There are always two sides to any story. The Ban the Box movement is no exception. States continue to sign it into law while reports of discrimination caused by the movement have surfaced. Ban the Box’s purpose is to remove barriers when an ex-convict applies for a job. Unfortunately, new studies show that these laws are actually encouraging a different kind of discrimination – statistical discrimination.
What is statistical discrimination? The New Palgrave Dictionary of Economics defines statistical discrimination as the use of statistical data on demographic groups instead of prejudice when assessing individuals. For instance, an employer might look at a black applicant and apply the averages of arrests for the entire black race instead of looking at that individual’s own record (or lack thereof). In that case, the applicant can be found guilty of a crime simply by fitting the statistical stereotype.
Purpose of Ban the Box
All of Us or None first introduced Ban the Box in 2004. The goal is to fight discrimination ex-convicts face when seeking employment. The argument is that asking about former convictions on job applications leads to low percentages of employment among ex-convicts. Advocates contend that requiring an ex-convict to answer this question typically leads to job disqualification.
According to a May, 2016 Harvard paper on criminal recidivism, 60 to 70 percent of ex-convicts had still not found employment after one year of release. Three years after release, more than two-thirds had been arrested again and more than 40 percent were reincarcerated. Studies point to the ex-convict’s inability to find employment as the top reason for recidivism.
Although Ban the Box laws were introduced specifically to reduce discrimination, they have actually caused discrimination in certain cases. A study released by Amanda Y. Agan of Princeton University and Sonja B. Starr of University of Michigan Law School in June, 2016 concluded that racial statistical discrimination increased under Ban the Box laws.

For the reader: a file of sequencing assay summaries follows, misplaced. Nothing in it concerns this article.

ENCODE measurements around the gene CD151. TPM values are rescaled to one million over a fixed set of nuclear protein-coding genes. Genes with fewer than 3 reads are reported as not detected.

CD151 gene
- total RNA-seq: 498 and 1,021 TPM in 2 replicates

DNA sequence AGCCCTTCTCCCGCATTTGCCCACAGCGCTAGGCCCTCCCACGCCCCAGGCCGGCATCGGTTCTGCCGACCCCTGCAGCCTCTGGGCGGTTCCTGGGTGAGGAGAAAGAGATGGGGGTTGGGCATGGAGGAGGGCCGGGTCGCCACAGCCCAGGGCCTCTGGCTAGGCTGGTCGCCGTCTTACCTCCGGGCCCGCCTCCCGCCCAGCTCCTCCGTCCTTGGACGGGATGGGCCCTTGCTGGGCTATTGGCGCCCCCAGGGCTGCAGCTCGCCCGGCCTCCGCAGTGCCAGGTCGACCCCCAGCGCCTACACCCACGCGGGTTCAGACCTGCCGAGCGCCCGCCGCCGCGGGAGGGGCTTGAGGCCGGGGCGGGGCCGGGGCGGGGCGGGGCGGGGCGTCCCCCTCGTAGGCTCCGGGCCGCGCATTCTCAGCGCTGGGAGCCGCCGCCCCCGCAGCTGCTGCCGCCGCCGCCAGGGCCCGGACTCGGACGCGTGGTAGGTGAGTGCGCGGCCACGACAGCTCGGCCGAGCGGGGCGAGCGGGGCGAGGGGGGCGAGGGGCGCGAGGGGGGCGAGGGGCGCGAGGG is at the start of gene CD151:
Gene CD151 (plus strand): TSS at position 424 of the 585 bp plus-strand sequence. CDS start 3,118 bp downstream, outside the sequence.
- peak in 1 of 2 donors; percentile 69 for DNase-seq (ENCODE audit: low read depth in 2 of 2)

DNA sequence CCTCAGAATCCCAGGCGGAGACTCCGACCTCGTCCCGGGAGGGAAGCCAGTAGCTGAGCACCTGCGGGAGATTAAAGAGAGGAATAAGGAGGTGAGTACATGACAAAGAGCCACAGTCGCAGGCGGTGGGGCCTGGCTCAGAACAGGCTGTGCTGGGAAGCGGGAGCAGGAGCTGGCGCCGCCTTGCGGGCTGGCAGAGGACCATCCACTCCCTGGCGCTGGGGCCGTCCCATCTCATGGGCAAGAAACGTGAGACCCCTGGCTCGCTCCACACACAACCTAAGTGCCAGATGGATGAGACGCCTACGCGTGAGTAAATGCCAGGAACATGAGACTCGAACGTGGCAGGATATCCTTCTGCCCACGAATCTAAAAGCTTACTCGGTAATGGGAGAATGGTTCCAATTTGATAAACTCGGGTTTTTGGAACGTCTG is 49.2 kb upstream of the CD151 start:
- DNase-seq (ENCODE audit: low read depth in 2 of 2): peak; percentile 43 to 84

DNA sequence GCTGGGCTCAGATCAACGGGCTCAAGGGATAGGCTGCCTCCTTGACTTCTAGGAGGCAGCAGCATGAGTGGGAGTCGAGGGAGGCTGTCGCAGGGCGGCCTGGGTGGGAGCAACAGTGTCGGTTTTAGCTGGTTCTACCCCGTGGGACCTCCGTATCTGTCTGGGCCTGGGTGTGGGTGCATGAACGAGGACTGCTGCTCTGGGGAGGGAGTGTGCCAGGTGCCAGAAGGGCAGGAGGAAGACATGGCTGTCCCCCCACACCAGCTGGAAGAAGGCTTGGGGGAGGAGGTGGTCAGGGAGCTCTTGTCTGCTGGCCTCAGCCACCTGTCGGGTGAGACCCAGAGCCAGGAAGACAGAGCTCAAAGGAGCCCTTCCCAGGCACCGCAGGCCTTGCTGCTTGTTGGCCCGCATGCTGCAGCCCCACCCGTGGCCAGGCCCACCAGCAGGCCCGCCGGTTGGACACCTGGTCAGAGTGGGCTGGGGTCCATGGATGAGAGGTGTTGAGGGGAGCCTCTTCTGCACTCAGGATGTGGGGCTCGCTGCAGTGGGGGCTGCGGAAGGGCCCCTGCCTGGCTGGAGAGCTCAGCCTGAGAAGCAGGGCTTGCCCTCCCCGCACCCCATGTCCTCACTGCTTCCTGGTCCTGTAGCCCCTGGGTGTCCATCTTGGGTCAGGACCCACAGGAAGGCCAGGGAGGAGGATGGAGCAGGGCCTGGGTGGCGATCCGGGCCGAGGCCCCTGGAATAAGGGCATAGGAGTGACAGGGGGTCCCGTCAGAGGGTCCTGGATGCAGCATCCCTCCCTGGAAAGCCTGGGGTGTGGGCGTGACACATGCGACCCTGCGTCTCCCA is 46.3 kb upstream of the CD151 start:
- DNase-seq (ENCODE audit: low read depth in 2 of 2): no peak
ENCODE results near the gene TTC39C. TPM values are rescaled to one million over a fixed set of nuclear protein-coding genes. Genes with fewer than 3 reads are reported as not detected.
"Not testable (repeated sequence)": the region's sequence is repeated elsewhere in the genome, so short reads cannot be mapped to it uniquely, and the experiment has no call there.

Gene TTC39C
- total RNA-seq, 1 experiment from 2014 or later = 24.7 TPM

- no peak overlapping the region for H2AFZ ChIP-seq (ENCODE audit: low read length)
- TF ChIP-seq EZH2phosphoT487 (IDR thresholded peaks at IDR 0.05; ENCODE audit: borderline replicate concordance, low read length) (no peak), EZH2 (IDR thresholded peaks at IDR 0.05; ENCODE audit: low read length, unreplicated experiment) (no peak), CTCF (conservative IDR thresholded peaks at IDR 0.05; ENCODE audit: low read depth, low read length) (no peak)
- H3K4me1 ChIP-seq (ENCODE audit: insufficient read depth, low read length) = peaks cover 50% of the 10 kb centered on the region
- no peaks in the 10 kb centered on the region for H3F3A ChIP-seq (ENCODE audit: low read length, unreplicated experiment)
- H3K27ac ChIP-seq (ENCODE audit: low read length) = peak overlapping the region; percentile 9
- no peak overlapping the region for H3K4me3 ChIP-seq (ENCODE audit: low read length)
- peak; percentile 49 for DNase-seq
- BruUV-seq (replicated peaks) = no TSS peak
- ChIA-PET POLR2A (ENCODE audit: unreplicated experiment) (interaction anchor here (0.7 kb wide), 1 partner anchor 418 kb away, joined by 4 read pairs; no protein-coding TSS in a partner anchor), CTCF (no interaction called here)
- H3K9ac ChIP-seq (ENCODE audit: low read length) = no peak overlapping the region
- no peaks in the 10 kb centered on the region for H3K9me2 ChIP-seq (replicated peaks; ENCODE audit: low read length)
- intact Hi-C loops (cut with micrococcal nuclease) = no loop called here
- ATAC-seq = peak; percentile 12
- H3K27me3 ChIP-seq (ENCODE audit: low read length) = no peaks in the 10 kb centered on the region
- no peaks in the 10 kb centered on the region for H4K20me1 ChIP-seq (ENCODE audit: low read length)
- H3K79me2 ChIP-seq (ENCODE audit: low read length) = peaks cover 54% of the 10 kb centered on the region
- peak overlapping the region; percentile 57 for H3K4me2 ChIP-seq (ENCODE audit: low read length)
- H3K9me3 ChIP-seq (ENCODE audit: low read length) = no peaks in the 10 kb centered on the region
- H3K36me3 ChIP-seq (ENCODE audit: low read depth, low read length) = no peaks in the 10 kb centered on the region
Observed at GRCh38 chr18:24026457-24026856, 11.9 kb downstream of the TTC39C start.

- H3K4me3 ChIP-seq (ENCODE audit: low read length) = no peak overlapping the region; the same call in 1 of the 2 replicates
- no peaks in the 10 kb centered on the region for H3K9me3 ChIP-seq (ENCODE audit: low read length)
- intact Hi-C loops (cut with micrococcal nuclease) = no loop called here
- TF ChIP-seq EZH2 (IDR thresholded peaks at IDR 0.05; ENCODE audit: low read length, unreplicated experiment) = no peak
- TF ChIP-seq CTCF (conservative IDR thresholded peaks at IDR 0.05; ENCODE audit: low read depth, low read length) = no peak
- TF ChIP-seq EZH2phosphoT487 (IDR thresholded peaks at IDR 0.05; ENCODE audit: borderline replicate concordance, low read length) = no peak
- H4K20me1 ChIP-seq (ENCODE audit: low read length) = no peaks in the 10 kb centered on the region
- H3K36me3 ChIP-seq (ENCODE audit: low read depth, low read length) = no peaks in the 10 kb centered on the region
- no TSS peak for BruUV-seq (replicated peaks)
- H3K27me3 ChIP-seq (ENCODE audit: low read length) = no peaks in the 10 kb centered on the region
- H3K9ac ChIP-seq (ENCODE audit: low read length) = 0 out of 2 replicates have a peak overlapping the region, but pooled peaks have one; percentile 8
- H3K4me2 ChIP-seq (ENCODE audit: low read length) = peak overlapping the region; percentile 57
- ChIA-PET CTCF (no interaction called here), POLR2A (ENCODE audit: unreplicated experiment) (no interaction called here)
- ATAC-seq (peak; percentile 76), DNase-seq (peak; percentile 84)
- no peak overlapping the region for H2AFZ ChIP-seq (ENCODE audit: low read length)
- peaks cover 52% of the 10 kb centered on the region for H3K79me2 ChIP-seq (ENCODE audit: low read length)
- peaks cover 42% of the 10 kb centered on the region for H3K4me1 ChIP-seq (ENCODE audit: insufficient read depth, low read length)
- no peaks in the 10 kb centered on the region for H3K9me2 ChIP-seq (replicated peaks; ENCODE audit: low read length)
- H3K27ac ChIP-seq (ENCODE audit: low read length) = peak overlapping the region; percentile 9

According to the study, white applicants benefit the most while Blacks and Hispanics are actually being harmed. The study concludes that because the conviction question is no longer on applications, employers may inadvertently come to their own conclusion based on the race of the applicant. Because Blacks and Hispanics statistically have higher arrest rates, an applicant of this race may automatically be presumed to have a record. Since employers can’t ask – they are left to their own presumptions.
In the study, white applicants received 45% more callbacks than black applicants with similar qualifications. This compares to a 7% difference before the box was removed. The same study revealed employers that ask about prior convictions are 62% more likely to contact an applicant without a record – regardless of race.
According to Jennifer Doleac of the Brookings Institution, “Just because employers can’t see an applicant’s criminal history doesn’t mean they don’t care about it. Under ‘ban the box’, they will avoid ex-offenders by avoiding groups that are more likely to contain ex-offenders, like black and Hispanic men.”
Doleac and her colleague Benjamin Hansen held a separate study on Ban the Box policies. They concluded that employment probability for black men decreased by 4.5% and for Hispanics by 3.5%. Doleac suggests that jurisdictions repeal Ban the Box laws in order to combat statistical discrimination.
Both sides of the case can certainly agree that reintegrating ex-convicts as a valuable part of society is important. Measures need to be taken by employers to ensure fair and safe hiring practices are being followed.
Employers must still follow due-diligence when looking at potential employees. Background checks are an important part of this process. Sentinel Background Checks is a professional background check service that can guide employers through the hiring process to ensure they follow FCRA guidelines. Call (888) 725-2535 today to see how we can help!